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Trashed challenges world to change habits

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Trashed challenges world to change habits

May 07
10:58 2013

The director of a new documentary on waste, Candida Brady, exclusively talks to Philip Chadwick on global challenges, the film’s stunning locations and how it intended to avoid pointing the finger of blame at packaging.

Trashed is a documentary narrated and presented by the actor Jeremy Irons, who visits locations around the world where waste is poorly managed causing health issues and polluting the nearby environment. The film looks at landfill, incineration and waste dumped into the sea. Trashed doesn’t always make for easy viewing, especially for anyone in the energy-for-waste sector and plastics industry. Packaging comes under the spotlight as well and, while Irons appears none too impressed with “packaging professionals”, the film does make the point that the majority of materials can be recycled. The model that’s held as a fine example of waste management is in San Francisco – a city which has a zero waste policy, which appears to be embraced by the inhabitants. Director Candida Brady, who spent two years to research and film Trashed, took the time to discuss the movie with Packaging News.

What attracted you to making a documentary about waste?

My interest in waste has been growing over the years and when you have children it ramps up a level when you see all the things they have. I started to wonder what was happening to all this stuff perhaps because I’d grown up with less. I had been looking at water as a documentary idea but I was then approached to do a film on incineration. Over time I realised that waste was the huge problem for the world.

How did you get Jeremy Irons involved?

He had done some other projects for us in the past and we had been neighbours for some time. I knew that he never wasted anything. He tends to use things until they wear out. I thought it was something that would appeal to him and it did.

There are some incredible locations in the film. For example, a waste mountain in Lebanon, a river full of rubbish in Indonesia and an incinerator next to a farm in Iceland. How did you source some of the locations?

My research went on for some time. I wanted to pick some horrendous examples but visually the impact had to be pretty big. Film is a big canvas and you have to ramp up the size of everything. The size of the [waste] mountain in Lebanon made that point very well. But there was another place in Hungary I was told about where they had built a landfill in the middle of a housing estate. There was also somewhere in Hong Kong where they pushed all their rubbish into the sea. In Iceland, there was this beautiful, untouched and very clean place and there was this horrible story. It wasn’t isolated  – all three of Iceland’s incinerators had been breaching at that point. I chose the story to show the beautiful location that had been poisoned.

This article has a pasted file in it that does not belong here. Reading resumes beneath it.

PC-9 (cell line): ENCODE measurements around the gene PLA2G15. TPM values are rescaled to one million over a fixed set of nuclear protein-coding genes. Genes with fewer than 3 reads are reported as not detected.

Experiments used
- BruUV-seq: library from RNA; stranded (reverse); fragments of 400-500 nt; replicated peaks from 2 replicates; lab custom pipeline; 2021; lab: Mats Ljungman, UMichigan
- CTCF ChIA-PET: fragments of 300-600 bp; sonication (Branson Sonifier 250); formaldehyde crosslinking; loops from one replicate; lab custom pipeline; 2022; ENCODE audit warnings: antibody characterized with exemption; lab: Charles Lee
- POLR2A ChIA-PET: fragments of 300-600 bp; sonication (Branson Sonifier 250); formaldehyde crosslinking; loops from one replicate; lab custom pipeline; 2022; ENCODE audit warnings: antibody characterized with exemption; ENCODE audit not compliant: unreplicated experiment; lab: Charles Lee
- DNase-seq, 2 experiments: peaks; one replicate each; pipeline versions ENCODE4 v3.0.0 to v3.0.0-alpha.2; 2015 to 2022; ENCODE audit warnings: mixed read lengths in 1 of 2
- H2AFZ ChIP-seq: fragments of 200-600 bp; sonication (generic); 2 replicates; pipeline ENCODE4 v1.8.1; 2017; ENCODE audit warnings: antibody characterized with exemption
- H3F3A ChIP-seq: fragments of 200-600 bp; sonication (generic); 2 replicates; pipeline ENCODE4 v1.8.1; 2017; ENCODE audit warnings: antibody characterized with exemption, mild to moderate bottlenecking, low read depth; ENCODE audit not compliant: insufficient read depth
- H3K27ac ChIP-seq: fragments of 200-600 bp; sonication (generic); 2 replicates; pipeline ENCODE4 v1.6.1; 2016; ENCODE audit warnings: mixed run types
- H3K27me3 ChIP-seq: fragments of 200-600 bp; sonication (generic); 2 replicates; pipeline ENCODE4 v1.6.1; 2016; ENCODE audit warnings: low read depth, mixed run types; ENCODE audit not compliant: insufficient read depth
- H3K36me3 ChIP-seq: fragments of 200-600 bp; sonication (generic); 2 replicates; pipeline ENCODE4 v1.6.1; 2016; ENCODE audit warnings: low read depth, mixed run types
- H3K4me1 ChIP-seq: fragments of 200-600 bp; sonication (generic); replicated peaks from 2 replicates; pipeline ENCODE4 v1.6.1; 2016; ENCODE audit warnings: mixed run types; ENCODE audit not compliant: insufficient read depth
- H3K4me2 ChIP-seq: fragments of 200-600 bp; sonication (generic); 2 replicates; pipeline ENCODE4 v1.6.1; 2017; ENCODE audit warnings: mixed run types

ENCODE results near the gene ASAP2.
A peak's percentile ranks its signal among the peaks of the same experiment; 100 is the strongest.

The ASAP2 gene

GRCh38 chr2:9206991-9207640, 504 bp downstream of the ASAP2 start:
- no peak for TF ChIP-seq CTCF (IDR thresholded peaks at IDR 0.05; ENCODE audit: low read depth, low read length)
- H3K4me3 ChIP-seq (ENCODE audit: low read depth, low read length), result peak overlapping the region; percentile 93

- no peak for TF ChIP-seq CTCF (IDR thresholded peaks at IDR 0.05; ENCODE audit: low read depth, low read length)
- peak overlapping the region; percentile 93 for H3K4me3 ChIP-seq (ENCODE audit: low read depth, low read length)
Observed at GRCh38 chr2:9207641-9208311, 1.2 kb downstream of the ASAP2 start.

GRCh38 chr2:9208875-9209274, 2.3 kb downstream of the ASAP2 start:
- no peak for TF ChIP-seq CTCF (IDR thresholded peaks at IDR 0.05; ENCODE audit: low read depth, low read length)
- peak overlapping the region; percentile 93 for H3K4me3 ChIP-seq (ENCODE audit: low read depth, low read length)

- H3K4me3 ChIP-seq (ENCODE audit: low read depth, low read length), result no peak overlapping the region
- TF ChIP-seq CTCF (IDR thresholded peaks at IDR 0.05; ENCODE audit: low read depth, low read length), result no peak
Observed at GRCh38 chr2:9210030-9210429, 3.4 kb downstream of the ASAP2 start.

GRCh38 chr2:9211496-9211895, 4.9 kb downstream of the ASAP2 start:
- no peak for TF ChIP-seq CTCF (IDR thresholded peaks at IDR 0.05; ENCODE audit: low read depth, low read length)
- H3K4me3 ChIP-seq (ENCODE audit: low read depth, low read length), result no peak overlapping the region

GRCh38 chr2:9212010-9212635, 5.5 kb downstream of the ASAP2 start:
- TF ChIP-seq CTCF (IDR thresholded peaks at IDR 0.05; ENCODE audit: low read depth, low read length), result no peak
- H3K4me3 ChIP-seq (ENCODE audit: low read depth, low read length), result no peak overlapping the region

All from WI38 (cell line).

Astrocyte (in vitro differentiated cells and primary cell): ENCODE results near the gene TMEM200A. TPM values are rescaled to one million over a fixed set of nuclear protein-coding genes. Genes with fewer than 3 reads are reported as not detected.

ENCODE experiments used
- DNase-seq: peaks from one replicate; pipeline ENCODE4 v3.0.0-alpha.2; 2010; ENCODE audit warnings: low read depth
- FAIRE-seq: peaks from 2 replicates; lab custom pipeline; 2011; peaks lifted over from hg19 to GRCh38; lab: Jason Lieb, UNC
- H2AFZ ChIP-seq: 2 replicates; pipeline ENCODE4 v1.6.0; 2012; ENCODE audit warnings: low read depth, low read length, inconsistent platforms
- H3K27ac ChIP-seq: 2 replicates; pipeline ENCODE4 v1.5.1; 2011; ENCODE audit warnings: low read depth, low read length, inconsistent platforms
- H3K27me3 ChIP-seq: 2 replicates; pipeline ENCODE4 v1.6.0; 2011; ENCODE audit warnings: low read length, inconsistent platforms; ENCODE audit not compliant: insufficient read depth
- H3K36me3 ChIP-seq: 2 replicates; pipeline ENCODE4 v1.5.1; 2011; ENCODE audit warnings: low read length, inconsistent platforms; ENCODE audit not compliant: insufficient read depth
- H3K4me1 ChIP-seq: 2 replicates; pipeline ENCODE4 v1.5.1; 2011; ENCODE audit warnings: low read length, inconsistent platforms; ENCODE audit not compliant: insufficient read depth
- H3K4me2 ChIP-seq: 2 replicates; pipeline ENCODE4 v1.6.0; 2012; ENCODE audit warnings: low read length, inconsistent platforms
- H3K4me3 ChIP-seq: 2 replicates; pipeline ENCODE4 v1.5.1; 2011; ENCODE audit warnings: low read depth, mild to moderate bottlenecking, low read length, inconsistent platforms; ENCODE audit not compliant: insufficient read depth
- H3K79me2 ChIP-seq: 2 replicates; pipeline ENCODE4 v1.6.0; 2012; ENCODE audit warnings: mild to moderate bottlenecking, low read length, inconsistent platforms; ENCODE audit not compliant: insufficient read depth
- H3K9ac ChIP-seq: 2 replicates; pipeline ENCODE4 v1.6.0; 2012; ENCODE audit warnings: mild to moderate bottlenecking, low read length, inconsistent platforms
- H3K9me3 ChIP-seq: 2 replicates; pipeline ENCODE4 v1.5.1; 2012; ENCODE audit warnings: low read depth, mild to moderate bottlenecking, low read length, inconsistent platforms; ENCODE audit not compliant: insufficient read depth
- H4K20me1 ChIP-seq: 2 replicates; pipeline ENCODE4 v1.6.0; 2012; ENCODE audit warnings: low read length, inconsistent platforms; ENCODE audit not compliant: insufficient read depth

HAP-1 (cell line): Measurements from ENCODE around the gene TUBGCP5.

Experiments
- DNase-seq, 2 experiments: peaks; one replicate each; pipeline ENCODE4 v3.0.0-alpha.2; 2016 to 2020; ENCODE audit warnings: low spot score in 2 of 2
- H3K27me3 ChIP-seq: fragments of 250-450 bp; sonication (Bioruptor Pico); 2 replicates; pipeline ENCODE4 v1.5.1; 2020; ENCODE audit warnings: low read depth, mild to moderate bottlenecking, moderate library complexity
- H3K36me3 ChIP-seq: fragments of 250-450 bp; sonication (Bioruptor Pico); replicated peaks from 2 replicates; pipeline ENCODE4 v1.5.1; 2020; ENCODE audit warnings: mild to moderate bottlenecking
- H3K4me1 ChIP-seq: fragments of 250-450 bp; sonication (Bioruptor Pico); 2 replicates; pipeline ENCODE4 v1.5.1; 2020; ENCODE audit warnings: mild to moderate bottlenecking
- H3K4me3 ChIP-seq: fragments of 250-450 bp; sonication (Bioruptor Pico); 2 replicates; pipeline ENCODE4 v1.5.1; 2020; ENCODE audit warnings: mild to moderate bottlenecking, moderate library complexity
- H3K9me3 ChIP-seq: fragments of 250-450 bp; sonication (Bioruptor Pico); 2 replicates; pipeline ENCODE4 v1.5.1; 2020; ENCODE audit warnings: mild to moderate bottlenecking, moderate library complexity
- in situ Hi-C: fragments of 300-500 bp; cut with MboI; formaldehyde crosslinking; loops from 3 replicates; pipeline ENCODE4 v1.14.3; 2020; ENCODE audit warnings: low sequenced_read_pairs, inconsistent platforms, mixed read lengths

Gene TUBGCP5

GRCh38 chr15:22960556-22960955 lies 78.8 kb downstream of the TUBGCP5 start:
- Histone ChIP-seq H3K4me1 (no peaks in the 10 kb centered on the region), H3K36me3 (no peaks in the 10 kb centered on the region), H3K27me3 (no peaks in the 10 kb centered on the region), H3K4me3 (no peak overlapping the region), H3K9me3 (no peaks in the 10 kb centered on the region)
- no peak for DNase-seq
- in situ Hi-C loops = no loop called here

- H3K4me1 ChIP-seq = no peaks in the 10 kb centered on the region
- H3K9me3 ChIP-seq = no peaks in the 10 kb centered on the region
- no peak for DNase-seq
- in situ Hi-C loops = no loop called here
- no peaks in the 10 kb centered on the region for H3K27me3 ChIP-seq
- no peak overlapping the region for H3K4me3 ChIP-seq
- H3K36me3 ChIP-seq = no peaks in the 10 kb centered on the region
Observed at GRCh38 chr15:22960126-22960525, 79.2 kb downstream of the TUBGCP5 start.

Did you get the chance to speak to the companies operating the incinerators?

I put requests to various people but let’s just say that we drew a blank. It was met with a polite reluctance.

At one point during the film, Irons appears to deride packaging. Was this fair?

Jeremy Irons made a point about over packaging rather than packaging. Half way through filming and research, I felt that this is such an enormous problem, there shouldn’t be any finger pointing. With films of this nature you can’t say ‘this is the bad guy’.  I did not want to pick on packaging as it’s not the industry’s fault. If anything, we all need to wise up and work together to get better solutions.

There was a shop featured that encouraged people to bring in their own packaging and refill products. Is that a model we should explore?

I think it’s a very effective solution. It’s automatic to just take a plastic bag [provided by] a shop. Many people ask for a bag even for the tiniest thing. It’s just a habit that we’ve got into and we need to be made aware of it to be changed.

The film also looks at food waste. Does packaging have a role to play in the protection of food?

For transporting, packaging is absolutely essential and hard plastic has a place in society. If it’s non-toxic and can be recycled it’s an essential part of keeping something fresh. However, I have been shocked to see staff in supermarkets chuck all the unsold food in the bin. Much of it would have been fine to eat that evening, perhaps a few days afterwards.

Is San Francisco a good model and why do you think it works?

San Francisco has been doing zero waste for a long time. They have wonderful, clear signposting. As a visitor you are led to do the right thing the whole time. If you look at the back of our packaging, I think our signposting could be much simpler.

How can things change?

The film is a first step. There are lots of wonderful organisations everywhere and terrific people doing incredible things. It’s going to take all levels of business working with government. But the will of the people is there – I’ve seen it. Once people know the scale of the problem then they would feel responsible. Imagine if we all stopped taking plastic bags – that would make a huge difference to the world. Once you start noticing plastic bags in the wild you become obsessed with them especially when you see them stuck in every tree and bush. We are all responsible for our own waste.

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